- Bruce Elliott
- Farmer Bruce Bradley and fruits of the Earth from Colorado's Organic Garden.
A tidy little village of white pop-up tents has taken root in a parking lot below the Colorado Avenue bridge on Saturday mornings. Bordered by I-25 to the west, the bridge to the north, by Confluence Park and the old Gasworks Building (soon to be transformed into artists' studios) to the south, this is the Colorado Farm and Art Market -- a longtime dream of area farmers, artists and chefs that has finally come to fruition.
The market is set up as a cooperative, meaning that members -- both consumers and producers -- are joint owners of the market.
"It's a very unique model," said board member Sandy Vanderstoep, owner of Garden of the Gods Seasonings, a producer member of the co-op. "It's not what you see in many settings. We think the complementary interaction of artists, farmers, specialty food producers and conscientious consumers is going to help us set a new standard."
Producers (farmers, artists, specialty food artisans) can join at a level that guarantees them a space at CFAM's two weekly markets (the second market is in Manitou Springs on Wednesdays) and offers dividends when the market becomes profitable.
Those who choose to become consumer members (shoppers) pay an annual fee and receive discounts from producer members, get a cloth shopping bag, a vote on co-op matters and the satisfaction of supporting local farmers and artisans. Everyone is welcome to shop at the market, regardless of whether they become a member of the co-op or not.
The market plans to operate year'round, running outside through the fall and moving inside the Gasworks Building during winter months.
A Saturday stroll through the market is invigorating -- and delicious.
On most Saturdays, a local chef is set up at the market entrance giving cooking demonstrations. Recent food samples from the demo booth included a spicy scramble of organic eggs and farmer Doug Wiley's Italian sausage, prepared by Chef Brent Beavers, and Colorado Bread Company chocolate bread French toast topped with strawberry preserves sold at the Tres Rios Coop booth, prepared by Chef Chris Adrian.
Olde Town Creperie is a customized crepes truck that offers breakfast specials and gourmet crepes. Last Saturday's special was a Greek crepe stuffed with spicy Greek sausage, feta cheese, baby spinach and a creamy white sauce. The regular menu features the perfect hot summer morning breakfast -- a buttered crepe, drizzled with fresh lemon juice, sprinkled with sugar, folded and dusted with confectioner's sugar.
David Olday mans the booth for Cookie Crumbs, a gourmet cookie and cheesecake company offering unique recipes like Ginger Lemon Softies, a thick buttery ginger cookie topped with lemon icing and a slice of candied ginger. Down the row from Cookie Crumbs, shoppers can snack on samples of herbed focaccia made by Colorado Bread Company (formerly Breadhead's), tart salsa by Angelina's Salsa of Peyton, and crisp veggie spring rolls with sweet Thai chili sauce from Garden of the Gods seasoning, all washed down with a cup of gourmet coffee from Purple Mountain Coffee Roasters.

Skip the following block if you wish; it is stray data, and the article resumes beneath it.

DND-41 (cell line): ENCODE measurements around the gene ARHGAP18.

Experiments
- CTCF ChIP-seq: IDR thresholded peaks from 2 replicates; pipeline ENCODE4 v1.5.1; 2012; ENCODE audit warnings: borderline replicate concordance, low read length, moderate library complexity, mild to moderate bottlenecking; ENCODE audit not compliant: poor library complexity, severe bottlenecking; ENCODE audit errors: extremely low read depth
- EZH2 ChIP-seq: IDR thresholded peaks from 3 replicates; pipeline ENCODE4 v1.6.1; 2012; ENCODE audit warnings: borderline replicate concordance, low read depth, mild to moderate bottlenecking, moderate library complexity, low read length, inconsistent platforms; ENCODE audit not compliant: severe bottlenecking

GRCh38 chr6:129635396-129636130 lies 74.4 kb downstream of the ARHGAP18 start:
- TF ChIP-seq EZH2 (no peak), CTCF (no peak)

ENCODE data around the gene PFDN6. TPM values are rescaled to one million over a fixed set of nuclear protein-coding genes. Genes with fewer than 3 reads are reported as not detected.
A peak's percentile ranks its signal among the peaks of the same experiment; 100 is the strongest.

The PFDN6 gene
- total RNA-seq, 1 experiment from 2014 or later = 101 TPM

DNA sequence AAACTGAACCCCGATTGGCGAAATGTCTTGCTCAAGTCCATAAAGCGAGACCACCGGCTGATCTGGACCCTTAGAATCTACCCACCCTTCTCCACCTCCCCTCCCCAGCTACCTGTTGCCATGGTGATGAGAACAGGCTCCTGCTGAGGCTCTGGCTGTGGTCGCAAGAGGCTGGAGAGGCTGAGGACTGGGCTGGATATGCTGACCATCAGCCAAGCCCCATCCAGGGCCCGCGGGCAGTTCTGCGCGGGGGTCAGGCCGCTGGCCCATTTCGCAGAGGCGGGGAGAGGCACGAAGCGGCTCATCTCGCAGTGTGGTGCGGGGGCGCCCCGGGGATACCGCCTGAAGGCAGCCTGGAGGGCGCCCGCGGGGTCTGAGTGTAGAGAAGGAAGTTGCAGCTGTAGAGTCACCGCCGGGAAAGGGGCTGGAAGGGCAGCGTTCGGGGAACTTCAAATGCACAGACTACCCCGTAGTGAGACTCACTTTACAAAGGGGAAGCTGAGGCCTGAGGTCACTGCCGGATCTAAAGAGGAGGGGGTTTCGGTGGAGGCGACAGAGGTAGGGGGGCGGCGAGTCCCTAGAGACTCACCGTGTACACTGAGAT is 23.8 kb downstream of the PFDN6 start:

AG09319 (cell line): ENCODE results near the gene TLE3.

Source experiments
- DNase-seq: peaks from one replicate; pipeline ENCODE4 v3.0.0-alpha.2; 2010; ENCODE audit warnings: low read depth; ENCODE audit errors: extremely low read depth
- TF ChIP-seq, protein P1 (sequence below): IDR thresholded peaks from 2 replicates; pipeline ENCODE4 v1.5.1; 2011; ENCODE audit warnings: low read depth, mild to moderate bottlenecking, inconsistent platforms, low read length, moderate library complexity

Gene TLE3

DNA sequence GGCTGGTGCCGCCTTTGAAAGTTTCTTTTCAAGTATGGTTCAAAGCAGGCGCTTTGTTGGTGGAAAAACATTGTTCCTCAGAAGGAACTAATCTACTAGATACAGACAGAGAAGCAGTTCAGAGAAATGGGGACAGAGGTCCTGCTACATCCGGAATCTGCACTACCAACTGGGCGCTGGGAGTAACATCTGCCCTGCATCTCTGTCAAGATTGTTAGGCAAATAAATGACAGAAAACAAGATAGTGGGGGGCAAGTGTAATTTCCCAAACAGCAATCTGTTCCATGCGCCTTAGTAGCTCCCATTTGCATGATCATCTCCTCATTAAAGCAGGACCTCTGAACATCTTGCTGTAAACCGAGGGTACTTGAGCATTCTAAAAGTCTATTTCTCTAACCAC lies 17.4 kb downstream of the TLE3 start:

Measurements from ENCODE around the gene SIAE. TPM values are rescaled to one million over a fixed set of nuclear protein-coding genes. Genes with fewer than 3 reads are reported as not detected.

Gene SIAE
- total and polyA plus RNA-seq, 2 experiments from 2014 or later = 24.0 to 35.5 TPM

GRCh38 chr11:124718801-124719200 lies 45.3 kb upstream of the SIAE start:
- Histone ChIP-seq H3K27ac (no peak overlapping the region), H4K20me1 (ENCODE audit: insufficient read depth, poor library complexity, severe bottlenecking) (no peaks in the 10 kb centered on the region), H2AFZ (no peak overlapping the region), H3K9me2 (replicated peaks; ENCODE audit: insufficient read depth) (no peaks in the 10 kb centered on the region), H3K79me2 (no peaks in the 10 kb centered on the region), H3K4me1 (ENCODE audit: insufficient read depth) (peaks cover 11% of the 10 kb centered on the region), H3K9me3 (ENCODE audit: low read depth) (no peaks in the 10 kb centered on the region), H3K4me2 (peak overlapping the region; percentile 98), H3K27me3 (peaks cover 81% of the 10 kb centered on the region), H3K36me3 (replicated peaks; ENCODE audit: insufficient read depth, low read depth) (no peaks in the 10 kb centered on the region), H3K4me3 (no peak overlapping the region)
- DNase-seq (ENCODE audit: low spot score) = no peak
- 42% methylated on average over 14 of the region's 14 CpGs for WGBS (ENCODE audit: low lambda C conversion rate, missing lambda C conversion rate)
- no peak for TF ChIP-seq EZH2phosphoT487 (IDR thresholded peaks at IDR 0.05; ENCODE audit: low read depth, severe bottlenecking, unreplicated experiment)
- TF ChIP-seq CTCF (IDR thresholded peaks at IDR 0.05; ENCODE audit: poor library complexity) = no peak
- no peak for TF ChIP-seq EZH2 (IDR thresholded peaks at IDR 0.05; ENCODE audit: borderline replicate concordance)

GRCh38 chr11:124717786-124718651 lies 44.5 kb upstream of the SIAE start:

But it's summer, and the star of the farmers market in summer is the produce. Mauro Farms of Pueblo is present every week with a huge variety of vegetables including green and wax beans, bright yellow and regular zucchini. Colorado's Organic Garden of Canon City offers three varieties of beets -- golden, chioggia (pink and white striped flesh) and the usual deep red variety, grown to about the size of a large walnut, with tender greens.
Frost Farms, from the farming area south of the Springs, sells buckets of tender, tiny new Yukon Gold potatoes and the red-skinned variety as well. And last week, Jay Frost arrived following a harrowing day of flooding on the farm, with a freezer full of just butchered lamb.
Red Fox Run Orchard of Palisade resides at the market each Saturday with a station wagon full of the sweetest peaches this side of paradise. And Susan Gordon of Learning Ground Farm in Canon City sells delicate bagged leaf lettuces, either of a single variety or mixed baby greens. Compared to the similar mass-produced product in the supermarket, well, there is no comparison. These greens were harvested yesterday and will stay fresh in the refrigerator for a week or more.
Across from the produce stands are colorful booths featuring fine handmade jewelry, hand-painted scarves, handmade soaps and lotions by local artists and craftsmen.
Parked at the end of the food producers' row is Doug Wiley, owner of Larga Vista Ranch of Boone, Colo., producer of grass-fed beef, pastured pork and organic vegetables. Wiley currently serves as president of the Colorado Organic Producers Association and is passionate about the mission of the Colorado Farm and Art Market -- to introduce consumers to Colorado-grown products and, in kind, support the local farming economy and healthy growing practices.
"We're trying to concentrate on all-Colorado produce," said Wiley, adding that consumers need to understand and embrace seasonality. "You can't get good melons in June."
A customer wanders by and asks what's better about pastured pork.
"I got the best pork in the world," Wiley says matter-of-factly.
And just when can we expect those Colorado melons?
Early September, says Wiley. For now, we'll have to settle for peaches.
Colorado Farm and Art Market
Saturdays, due south of the Colorado Avenue bridge on Cimino Street
Wednesdays, on the lawn of the Briarhurst Manor, 404 Manitou Ave., Manitou Springs
Open 7 a.m. to 1 p.m.
Interested vendors call Dyan, 719/640-6154; interested cooperative members call Dan, 719/250-9835